Antonella Sorace, Professor of Developmental Linguistics, University of Edinburgh, will give a colloquium on Friday, October 9, titled “The ecology of L2 learning and L1 change in adult bilingualism.” The virtual colloquium begins at 4 PM.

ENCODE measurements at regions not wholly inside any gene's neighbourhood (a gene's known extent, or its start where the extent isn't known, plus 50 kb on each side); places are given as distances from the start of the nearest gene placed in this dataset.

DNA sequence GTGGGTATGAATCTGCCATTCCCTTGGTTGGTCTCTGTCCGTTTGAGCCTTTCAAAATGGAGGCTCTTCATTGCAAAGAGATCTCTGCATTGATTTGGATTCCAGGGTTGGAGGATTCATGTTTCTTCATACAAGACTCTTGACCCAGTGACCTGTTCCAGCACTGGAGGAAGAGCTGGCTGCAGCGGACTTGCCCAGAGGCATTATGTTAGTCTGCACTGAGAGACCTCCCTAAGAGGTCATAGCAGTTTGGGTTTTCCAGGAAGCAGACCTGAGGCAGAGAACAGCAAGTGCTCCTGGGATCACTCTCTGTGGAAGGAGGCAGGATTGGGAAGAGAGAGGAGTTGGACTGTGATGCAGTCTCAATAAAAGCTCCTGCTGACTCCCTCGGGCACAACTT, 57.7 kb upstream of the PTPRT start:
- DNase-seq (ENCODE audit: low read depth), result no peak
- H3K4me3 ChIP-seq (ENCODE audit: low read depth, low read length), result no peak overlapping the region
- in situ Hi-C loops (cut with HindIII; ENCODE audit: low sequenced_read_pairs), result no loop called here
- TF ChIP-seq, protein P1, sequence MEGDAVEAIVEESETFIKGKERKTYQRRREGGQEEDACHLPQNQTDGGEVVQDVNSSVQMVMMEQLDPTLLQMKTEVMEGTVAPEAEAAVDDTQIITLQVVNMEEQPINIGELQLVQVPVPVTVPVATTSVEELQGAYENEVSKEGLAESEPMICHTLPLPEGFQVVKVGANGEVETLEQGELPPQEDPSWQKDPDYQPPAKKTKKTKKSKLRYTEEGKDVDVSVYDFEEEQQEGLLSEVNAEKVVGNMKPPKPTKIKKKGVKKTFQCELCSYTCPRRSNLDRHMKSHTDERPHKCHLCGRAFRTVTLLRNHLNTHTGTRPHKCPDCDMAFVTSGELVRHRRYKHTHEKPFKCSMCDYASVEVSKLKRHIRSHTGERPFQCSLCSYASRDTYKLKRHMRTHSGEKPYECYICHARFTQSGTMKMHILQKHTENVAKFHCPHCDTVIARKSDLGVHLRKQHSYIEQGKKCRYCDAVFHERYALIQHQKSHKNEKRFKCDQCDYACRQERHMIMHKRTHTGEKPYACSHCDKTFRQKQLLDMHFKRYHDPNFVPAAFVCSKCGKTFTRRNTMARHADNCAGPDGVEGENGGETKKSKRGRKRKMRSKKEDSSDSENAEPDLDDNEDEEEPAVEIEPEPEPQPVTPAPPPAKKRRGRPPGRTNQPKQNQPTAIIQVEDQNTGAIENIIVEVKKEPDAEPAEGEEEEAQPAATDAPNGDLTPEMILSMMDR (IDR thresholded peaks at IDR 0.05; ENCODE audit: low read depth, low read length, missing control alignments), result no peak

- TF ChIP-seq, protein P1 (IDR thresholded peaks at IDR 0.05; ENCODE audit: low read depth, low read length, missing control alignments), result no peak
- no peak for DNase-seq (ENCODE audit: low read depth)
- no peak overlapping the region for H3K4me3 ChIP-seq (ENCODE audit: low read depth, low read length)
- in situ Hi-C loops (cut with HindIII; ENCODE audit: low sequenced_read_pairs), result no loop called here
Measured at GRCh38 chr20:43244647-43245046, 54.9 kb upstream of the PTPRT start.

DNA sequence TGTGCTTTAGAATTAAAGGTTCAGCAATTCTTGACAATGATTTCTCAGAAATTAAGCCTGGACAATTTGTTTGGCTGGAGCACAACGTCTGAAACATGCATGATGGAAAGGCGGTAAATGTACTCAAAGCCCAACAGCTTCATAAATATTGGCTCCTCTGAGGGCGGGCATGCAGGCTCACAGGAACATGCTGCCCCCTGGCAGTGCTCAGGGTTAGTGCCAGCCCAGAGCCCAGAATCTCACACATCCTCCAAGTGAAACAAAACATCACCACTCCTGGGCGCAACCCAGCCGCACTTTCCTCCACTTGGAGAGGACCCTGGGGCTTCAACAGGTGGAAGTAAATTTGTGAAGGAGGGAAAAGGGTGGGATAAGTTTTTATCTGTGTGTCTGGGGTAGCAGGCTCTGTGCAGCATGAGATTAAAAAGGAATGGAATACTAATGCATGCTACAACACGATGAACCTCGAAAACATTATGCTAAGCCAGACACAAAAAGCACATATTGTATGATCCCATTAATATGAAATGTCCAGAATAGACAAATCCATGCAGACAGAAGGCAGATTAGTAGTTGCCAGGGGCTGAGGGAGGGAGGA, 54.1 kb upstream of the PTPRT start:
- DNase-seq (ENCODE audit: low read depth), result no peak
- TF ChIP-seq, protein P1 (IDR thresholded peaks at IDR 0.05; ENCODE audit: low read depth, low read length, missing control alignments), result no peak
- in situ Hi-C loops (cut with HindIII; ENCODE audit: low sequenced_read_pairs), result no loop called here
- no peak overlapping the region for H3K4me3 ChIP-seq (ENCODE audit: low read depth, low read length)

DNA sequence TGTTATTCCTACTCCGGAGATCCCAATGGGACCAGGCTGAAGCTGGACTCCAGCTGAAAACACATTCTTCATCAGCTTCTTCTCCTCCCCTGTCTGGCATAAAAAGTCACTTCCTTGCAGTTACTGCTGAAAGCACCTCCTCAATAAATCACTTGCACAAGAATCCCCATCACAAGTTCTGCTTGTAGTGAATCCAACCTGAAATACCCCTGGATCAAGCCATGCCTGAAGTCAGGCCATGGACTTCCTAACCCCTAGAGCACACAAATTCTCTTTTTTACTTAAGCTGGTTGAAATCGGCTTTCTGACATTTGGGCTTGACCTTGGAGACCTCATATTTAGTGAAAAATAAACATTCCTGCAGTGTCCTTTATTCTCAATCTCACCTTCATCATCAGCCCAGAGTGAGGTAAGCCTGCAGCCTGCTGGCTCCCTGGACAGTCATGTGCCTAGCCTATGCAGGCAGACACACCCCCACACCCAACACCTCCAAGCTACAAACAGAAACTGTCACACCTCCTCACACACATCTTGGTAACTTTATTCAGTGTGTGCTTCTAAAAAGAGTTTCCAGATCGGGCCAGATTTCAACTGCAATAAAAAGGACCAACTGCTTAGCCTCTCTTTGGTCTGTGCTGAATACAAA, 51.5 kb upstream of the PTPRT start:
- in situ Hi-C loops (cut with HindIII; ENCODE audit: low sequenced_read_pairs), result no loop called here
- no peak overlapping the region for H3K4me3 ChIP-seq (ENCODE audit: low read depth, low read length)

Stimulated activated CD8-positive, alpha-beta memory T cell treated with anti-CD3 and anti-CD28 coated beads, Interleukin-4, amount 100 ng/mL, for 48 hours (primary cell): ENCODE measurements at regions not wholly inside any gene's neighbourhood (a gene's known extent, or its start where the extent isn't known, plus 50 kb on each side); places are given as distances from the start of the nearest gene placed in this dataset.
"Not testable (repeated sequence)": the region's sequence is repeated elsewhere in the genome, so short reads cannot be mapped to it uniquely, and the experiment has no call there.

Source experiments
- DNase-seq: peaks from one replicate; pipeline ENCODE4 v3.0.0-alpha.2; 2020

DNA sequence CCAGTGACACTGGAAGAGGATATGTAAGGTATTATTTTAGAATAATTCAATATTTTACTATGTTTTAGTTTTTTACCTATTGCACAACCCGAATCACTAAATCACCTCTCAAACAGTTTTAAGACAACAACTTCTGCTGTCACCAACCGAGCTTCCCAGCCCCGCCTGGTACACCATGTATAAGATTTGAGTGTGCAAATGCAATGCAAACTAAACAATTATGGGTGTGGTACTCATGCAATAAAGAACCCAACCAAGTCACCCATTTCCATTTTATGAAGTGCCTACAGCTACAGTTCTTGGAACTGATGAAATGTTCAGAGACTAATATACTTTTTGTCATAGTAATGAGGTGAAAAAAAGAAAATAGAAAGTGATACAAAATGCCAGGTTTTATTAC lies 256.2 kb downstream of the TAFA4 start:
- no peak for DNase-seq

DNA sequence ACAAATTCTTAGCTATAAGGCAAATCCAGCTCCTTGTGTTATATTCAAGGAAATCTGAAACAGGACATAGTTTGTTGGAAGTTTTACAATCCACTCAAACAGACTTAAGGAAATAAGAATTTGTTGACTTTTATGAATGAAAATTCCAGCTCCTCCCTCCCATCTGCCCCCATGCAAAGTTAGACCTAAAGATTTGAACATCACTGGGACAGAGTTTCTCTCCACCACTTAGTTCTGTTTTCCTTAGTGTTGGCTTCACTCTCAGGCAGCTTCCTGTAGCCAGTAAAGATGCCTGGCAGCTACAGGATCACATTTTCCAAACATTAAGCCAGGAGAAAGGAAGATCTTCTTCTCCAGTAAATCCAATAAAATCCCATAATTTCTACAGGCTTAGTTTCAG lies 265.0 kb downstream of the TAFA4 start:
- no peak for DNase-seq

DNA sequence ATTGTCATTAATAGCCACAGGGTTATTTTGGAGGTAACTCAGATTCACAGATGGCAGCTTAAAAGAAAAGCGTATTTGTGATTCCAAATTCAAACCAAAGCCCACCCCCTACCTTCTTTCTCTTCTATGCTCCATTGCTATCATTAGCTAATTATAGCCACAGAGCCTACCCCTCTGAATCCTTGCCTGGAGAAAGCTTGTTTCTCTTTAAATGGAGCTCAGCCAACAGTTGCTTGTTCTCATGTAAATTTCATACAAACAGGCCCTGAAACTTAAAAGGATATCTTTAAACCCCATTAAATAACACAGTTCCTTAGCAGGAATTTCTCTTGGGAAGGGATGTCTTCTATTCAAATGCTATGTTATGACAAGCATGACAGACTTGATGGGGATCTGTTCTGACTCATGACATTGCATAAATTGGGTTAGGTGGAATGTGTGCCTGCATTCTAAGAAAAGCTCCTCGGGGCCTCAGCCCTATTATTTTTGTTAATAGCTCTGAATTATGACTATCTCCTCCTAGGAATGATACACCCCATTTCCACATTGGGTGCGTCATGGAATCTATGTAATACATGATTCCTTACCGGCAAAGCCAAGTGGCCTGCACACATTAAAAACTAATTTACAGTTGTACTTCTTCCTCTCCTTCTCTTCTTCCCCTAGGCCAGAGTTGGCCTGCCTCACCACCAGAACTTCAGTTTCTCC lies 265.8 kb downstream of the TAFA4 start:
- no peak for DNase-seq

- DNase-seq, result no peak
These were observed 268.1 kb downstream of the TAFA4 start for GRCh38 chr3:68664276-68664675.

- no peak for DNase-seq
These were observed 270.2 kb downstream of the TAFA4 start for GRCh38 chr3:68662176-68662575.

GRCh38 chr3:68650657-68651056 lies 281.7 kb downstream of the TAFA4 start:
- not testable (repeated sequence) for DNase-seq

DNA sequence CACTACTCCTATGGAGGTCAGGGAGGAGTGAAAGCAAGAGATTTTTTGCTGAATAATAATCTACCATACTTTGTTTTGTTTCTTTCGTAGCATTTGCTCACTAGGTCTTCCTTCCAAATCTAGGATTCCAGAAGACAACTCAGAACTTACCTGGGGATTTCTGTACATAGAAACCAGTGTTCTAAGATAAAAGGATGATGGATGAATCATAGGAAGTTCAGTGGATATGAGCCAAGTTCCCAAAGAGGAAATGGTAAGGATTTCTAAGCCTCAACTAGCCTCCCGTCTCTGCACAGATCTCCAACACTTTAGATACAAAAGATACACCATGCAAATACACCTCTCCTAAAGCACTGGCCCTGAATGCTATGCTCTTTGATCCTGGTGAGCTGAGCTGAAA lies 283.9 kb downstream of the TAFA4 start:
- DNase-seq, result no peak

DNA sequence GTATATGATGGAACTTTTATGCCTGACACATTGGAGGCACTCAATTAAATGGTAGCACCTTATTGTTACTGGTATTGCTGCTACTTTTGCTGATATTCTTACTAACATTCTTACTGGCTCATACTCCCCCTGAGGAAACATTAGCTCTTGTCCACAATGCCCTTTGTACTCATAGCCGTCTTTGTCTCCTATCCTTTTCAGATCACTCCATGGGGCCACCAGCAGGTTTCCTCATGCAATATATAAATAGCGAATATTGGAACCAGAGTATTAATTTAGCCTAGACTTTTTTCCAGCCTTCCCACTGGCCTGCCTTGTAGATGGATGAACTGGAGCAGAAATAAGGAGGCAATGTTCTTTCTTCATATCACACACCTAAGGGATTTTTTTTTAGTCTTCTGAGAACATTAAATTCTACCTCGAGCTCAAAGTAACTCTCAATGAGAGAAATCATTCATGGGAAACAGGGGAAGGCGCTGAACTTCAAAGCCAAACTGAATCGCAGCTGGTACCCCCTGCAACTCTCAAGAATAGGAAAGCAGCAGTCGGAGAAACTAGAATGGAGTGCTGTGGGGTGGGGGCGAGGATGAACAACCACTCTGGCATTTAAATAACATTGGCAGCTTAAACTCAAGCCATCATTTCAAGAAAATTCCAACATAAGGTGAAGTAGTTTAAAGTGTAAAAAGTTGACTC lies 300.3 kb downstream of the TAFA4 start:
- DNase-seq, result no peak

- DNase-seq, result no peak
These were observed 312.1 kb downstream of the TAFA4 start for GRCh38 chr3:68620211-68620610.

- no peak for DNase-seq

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Recent research on adult bilingualism shows that selective aspects of grammar become variable in speakers experiencing native language (L1) attrition from learning a second language. I will first show that the structures affected involve “complex contingencies” (Phillips & Ehrenhofer 2015) that require efficient integration of information across (syntactic, pragmatic and contextual) domains. These are the same structures that remain variable even in highly proficient non-native (L2) speakers of the same language (Sorace 2011, 2016). I will then consider various factors that may play a role in these phenomena, including cross-linguistic effects, the cognitive costs of handling two languages, and the role of over-expliciteness. I will finally point to the possibility that L1 change and L2 acquisition may be functionally related in active proficient bilinguals. I will conclude that L1 attrition is a natural consequence of language contact, first in the bilingual brain and then in bilingual communities, which may eventually lead to language change. Understanding the big picture requires interdisciplinary research on different facets of bilingualism that combines the strengths of both linguistic and cognitive models.